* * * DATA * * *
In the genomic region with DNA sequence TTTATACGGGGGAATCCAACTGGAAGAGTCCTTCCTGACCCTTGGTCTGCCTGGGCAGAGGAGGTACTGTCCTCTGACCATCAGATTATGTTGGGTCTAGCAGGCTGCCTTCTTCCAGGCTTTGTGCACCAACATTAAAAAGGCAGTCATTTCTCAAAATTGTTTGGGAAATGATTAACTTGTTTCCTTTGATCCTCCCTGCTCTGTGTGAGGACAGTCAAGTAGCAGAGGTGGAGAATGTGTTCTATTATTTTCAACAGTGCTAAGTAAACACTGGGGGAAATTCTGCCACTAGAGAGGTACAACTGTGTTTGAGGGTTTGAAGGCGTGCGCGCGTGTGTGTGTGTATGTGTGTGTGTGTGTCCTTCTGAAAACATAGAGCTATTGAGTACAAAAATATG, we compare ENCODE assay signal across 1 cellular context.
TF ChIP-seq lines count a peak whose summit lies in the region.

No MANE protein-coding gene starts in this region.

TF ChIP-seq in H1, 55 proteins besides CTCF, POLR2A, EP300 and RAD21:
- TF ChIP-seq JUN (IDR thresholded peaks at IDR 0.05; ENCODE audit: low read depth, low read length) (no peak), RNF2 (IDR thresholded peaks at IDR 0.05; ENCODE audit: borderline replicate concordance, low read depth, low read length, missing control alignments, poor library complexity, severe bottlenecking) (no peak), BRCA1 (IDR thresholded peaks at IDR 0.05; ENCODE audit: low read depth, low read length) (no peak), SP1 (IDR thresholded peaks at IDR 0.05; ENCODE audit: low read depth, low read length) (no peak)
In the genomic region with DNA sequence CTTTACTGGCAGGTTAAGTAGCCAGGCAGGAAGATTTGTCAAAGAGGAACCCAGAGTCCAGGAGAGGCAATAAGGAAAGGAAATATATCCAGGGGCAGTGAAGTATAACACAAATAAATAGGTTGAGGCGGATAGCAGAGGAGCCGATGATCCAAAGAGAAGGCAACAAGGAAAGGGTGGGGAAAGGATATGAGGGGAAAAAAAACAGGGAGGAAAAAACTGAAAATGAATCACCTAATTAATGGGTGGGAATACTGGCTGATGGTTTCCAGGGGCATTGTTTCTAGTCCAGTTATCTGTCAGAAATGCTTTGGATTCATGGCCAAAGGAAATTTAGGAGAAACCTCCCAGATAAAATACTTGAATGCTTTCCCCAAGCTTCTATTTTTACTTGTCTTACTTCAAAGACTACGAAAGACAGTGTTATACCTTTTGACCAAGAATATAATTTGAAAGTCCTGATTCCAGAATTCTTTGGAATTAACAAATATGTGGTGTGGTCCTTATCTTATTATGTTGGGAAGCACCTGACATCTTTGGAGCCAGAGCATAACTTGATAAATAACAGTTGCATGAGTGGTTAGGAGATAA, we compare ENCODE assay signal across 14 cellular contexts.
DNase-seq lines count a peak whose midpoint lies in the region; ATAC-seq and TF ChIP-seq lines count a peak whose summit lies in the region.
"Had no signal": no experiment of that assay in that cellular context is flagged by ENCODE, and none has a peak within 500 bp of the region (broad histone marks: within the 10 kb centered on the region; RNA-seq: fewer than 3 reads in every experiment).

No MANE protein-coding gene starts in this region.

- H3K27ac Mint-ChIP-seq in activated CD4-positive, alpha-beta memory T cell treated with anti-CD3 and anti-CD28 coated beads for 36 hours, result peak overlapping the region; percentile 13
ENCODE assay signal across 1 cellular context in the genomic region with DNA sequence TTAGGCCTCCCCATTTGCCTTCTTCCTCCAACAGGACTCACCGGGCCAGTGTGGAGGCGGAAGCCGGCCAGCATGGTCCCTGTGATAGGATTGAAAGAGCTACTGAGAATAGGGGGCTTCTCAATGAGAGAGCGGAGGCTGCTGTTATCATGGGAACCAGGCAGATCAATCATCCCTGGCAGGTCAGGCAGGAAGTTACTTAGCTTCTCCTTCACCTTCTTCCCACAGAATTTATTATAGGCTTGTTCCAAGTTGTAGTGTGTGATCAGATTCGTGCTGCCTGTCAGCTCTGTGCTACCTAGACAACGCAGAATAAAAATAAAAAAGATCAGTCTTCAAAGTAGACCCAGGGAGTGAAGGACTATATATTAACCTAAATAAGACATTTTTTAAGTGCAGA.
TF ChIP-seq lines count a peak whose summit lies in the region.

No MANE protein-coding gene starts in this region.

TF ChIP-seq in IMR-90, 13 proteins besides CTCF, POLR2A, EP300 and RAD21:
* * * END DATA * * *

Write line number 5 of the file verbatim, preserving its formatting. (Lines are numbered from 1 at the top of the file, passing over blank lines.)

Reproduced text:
- TF ChIP-seq JUN (IDR thresholded peaks at IDR 0.05; ENCODE audit: low read depth, low read length) (no peak), RNF2 (IDR thresholded peaks at IDR 0.05; ENCODE audit: borderline replicate concordance, low read depth, low read length, missing control alignments, poor library complexity, severe bottlenecking) (no peak), BRCA1 (IDR thresholded peaks at IDR 0.05; ENCODE audit: low read depth, low read length) (no peak), SP1 (IDR thresholded peaks at IDR 0.05; ENCODE audit: low read depth, low read length) (no peak)